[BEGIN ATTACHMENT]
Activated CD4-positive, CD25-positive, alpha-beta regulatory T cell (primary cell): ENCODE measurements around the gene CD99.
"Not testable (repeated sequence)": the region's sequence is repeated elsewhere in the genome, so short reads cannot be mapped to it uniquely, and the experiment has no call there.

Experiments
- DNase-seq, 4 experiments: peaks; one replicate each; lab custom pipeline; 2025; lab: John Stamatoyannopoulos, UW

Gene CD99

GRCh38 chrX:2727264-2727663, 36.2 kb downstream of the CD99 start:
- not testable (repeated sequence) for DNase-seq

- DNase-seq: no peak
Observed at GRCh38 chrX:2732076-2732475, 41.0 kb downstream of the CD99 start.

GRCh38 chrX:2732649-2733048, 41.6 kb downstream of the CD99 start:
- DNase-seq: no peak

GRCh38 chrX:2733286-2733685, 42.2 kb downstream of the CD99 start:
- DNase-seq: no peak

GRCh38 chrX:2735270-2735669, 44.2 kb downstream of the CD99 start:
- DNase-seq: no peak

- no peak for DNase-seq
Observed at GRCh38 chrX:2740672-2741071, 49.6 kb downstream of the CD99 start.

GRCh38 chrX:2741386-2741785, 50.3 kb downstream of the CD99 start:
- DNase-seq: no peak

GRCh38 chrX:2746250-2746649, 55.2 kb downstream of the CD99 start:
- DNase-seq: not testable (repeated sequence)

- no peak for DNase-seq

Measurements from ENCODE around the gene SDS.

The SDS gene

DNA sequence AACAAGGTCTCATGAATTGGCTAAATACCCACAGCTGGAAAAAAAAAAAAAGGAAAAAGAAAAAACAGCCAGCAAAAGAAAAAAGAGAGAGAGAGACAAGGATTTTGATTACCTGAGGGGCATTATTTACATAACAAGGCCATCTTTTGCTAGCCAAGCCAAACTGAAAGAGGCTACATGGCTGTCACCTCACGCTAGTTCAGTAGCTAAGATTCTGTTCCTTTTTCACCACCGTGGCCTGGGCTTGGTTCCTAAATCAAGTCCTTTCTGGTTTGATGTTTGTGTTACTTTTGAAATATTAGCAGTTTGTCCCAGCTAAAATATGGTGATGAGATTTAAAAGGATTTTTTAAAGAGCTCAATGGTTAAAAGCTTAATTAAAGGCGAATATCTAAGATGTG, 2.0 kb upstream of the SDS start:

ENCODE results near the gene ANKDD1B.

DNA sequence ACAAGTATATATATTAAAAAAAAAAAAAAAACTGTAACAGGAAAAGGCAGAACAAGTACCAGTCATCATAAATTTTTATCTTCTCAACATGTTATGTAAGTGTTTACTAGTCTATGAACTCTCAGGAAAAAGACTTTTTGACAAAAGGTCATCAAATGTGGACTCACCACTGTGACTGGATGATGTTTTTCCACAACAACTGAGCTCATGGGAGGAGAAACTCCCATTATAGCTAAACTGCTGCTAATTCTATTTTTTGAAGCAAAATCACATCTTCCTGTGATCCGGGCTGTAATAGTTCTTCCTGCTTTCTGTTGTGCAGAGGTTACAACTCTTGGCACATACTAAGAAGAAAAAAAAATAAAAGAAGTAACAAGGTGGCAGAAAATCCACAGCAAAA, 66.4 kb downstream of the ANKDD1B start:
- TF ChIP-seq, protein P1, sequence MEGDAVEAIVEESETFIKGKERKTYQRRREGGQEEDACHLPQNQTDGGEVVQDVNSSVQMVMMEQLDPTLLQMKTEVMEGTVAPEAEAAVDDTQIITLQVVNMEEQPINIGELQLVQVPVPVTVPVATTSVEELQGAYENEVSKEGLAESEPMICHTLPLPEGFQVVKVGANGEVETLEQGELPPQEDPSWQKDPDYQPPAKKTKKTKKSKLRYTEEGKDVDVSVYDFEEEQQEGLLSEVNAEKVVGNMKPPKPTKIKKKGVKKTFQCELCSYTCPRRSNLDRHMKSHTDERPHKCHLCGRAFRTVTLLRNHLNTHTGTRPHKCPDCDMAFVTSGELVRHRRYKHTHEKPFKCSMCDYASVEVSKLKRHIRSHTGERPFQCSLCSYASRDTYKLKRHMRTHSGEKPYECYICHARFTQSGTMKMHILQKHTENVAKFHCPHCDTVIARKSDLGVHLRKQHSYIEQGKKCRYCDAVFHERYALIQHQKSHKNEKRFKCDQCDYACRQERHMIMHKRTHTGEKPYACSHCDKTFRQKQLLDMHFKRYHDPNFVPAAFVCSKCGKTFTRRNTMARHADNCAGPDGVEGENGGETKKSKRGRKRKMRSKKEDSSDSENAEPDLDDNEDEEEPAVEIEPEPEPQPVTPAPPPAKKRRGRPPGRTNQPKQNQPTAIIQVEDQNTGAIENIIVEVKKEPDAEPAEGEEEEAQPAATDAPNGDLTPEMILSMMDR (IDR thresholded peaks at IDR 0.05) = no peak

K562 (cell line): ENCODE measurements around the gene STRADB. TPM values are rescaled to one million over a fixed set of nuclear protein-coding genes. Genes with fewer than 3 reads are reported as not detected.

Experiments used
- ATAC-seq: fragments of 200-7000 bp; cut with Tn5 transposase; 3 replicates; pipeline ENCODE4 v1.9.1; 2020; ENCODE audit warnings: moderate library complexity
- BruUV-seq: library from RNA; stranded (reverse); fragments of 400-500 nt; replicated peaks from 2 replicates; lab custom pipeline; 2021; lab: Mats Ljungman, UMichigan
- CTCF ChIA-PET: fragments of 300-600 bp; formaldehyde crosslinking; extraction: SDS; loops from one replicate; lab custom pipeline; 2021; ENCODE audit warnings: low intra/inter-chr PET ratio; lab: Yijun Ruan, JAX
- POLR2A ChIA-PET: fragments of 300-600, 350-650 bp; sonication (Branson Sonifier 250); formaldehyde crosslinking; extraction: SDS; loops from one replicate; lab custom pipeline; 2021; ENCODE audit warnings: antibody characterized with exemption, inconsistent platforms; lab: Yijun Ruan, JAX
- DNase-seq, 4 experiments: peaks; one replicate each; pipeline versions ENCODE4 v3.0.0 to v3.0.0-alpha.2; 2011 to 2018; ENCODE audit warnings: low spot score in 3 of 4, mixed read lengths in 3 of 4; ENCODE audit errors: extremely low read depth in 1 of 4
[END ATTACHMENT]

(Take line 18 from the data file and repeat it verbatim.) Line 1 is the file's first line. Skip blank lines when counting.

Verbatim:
GRCh38 chrX:2741386-2741785, 50.3 kb downstream of the CD99 start: